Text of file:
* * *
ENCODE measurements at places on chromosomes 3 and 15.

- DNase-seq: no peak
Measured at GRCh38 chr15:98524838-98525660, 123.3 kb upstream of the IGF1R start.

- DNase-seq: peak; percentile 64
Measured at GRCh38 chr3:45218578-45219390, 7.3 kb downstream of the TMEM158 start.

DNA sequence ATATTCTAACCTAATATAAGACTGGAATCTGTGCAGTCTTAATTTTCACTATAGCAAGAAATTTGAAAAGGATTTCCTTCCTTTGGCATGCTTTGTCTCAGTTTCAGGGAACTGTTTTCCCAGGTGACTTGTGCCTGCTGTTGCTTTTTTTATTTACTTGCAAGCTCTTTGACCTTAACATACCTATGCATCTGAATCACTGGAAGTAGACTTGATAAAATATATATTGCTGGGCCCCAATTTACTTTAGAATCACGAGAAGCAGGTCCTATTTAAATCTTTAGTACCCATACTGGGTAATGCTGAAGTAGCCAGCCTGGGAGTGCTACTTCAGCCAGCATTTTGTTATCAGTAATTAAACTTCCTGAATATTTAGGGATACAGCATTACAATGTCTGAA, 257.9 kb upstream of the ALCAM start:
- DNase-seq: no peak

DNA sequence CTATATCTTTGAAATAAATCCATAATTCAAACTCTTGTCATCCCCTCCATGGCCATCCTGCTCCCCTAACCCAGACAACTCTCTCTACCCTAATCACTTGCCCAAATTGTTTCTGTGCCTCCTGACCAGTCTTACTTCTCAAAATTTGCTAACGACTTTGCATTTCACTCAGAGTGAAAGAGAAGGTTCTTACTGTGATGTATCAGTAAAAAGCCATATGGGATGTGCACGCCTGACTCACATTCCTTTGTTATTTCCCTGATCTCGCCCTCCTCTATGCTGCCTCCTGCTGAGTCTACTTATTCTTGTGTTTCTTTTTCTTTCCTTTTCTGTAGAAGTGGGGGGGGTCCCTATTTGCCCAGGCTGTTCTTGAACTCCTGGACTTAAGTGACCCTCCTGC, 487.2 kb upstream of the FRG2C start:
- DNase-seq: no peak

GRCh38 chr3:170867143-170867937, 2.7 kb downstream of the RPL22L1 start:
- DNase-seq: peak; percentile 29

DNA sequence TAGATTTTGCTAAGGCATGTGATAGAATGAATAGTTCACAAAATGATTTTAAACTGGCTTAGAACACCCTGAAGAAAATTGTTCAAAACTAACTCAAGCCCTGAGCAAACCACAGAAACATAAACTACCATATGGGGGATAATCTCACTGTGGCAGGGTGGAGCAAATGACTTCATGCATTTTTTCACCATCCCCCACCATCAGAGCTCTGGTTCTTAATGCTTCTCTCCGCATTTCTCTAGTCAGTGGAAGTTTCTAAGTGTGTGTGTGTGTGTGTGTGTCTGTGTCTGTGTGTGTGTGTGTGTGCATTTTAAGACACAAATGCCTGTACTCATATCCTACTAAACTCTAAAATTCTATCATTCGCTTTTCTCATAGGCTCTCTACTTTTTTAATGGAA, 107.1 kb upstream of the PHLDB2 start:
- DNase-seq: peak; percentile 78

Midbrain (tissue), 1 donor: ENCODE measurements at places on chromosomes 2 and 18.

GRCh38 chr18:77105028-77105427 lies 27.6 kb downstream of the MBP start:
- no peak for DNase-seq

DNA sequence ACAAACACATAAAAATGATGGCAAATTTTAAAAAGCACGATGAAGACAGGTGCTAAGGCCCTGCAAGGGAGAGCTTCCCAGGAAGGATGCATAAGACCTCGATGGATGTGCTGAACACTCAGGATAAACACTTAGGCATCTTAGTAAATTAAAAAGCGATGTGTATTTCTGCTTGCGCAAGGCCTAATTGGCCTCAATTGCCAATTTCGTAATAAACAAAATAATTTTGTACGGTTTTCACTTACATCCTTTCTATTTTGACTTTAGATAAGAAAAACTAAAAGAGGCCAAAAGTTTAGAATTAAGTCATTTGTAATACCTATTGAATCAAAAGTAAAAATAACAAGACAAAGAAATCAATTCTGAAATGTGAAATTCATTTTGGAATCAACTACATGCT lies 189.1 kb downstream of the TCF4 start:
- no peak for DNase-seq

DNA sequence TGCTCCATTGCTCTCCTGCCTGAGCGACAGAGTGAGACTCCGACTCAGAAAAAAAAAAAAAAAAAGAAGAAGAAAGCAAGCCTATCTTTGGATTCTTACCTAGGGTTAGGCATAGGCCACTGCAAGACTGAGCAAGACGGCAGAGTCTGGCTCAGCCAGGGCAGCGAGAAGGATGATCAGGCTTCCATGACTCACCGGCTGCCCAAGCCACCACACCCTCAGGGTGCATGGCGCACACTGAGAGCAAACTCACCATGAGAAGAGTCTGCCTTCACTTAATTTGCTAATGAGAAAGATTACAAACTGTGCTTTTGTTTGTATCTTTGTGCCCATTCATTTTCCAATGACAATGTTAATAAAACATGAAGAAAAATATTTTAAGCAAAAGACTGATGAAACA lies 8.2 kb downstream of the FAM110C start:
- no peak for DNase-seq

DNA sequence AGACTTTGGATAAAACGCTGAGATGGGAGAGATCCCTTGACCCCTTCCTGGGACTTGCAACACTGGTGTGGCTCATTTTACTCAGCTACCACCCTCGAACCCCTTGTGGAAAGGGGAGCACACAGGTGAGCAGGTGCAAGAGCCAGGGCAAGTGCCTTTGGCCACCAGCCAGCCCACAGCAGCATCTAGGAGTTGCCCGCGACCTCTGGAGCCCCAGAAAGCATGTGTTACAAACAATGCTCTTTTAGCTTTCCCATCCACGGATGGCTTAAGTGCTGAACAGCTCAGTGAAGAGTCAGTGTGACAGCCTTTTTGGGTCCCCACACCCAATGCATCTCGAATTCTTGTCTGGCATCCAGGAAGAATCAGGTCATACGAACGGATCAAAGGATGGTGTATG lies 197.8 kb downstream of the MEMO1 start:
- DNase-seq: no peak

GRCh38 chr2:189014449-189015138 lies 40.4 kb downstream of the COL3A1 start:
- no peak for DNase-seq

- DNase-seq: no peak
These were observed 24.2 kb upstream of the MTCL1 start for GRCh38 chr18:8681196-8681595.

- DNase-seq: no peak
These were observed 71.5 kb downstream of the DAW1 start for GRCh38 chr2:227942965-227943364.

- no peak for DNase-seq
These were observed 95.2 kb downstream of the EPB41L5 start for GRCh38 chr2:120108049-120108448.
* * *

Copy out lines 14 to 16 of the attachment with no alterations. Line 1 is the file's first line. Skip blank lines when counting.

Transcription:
Midbrain (tissue), 1 donor: ENCODE measurements at places on chromosomes 2 and 18.

GRCh38 chr18:77105028-77105427 lies 27.6 kb downstream of the MBP start:
- no peak for DNase-seq